In addition, there are three kinds of meningococcal vaccines available in the United States:
  • Quadrivalent meningococcal polysaccharide vaccine (Menomune®);
  • Quadrivalent meningococcal conjugate vaccines (Menactra®, MenHibrix® and Menveo®); and
  • Serogroup B meningococcal vaccines (Bexsero® and Trumenba®).
The meningococcal polysaccharide vaccine provides only short-term (several years) immunity. Its use has been largely phased out in favor of the newer, meningococcal conjugate vaccine (MCV), but it is an acceptable alternative in situations where MCV is not available.
The meningococcal conjugate vaccine, licensed in 2005, provides longer-term immunity. It is recommended for all college freshmen living in dormitories, for all adolescents 11 to 18 years of age, and for 2 to 10-year-olds at increased risk of meningococcal disease.
  • Children at increased risk include travelers to or residents of countries with high rates of meningococcal disease and countries that experience meningococcal epidemics, children without a spleen and children with terminal complement immune deficiencies. Health care providers may also vaccinate children aged 2 to 10 years of age who are infected with human immunodeficiency virus (HIV).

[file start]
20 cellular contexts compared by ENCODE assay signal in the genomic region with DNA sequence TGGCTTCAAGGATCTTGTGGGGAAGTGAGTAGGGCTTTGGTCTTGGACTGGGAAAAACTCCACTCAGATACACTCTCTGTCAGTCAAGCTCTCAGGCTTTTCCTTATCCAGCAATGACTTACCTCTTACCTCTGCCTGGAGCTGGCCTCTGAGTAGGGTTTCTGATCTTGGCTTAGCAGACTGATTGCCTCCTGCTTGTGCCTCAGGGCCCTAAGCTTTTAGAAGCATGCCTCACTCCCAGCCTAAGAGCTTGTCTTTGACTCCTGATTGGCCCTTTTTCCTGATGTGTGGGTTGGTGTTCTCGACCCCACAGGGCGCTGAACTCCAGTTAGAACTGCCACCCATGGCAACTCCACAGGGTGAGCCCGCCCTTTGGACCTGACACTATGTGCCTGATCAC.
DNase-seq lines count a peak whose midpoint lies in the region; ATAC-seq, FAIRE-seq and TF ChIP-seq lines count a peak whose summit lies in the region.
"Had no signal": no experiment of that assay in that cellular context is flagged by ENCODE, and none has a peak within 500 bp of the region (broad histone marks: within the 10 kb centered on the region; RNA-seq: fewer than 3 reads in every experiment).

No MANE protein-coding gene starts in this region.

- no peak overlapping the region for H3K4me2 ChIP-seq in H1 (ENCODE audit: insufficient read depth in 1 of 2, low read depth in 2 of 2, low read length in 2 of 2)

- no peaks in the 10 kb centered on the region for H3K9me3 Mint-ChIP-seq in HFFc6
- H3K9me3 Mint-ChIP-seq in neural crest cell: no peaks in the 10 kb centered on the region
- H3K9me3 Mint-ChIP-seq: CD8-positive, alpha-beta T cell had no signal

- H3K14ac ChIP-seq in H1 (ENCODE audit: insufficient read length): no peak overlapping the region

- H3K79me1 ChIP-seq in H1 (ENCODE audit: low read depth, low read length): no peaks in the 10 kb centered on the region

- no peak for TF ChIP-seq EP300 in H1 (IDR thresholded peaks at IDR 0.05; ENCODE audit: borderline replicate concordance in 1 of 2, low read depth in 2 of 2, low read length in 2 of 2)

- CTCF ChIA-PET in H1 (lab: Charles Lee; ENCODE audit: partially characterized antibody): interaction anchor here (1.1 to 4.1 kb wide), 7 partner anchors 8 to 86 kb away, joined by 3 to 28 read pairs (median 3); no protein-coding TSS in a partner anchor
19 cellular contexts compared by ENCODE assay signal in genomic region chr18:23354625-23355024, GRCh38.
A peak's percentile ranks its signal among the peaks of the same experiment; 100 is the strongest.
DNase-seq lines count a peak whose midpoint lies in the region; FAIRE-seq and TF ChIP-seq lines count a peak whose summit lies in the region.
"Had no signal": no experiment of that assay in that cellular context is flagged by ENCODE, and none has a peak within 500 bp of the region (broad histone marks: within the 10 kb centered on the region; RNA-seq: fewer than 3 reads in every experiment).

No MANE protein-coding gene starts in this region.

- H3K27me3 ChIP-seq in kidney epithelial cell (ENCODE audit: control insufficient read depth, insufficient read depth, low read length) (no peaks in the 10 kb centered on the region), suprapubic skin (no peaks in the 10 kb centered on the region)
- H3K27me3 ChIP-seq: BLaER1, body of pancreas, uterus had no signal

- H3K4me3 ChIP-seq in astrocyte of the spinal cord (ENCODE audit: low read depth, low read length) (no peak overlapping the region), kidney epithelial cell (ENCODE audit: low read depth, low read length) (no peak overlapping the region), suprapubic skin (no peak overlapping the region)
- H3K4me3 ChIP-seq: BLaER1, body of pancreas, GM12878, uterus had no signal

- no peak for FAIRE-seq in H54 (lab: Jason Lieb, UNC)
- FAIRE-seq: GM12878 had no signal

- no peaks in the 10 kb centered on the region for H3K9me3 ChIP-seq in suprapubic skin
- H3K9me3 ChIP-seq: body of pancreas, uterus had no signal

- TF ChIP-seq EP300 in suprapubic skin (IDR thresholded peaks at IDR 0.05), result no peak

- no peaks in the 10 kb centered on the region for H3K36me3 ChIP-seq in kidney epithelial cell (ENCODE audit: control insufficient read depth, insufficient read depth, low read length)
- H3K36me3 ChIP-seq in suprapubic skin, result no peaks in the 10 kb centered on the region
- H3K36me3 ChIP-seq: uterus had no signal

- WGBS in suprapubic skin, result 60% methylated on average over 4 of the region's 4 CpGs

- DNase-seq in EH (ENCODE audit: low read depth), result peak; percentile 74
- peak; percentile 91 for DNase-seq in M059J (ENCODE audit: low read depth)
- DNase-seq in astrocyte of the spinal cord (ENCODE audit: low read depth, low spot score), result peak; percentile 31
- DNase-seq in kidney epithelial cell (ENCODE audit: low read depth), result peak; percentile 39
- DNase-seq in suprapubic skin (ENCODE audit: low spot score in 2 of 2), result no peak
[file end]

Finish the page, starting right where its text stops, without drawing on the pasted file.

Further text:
• The above vaccines are sometimes used to control disease outbreaks of some types of meningococcal meningitis in the United States.
  • Overseas travelers should check to see if MCV is required for their destination. Travelers should receive the vaccine at least one week before departure, if possible.

The meningococcal serogroup B vaccine (MenB), licensed in 2015, is recommended for certain persons 10 years of age and older who are at increased risk for meningococcal disease. These include:

  • Persons with persistent complement immune deficiencies;
  • Persons without a functioning spleen; and
  • Persons identified as at increased risk because of a serogroup B meningococcal disease outbreak.
In addition, the CDC’s Advisory Committee on Immunization Practices states that:
“A MenB vaccine series may be administered to adolescents and young adults aged 16–23 years to provide short-term protection against … serogroup B meningococcal disease. The preferred age for MenB vaccination is 16–18 years.”
Additional Information
Centers for Disease Control and Prevention:
This fact sheet provides general information. Please contact your physician for specific clinical information.

Last reviewed/updated: September 22, 2016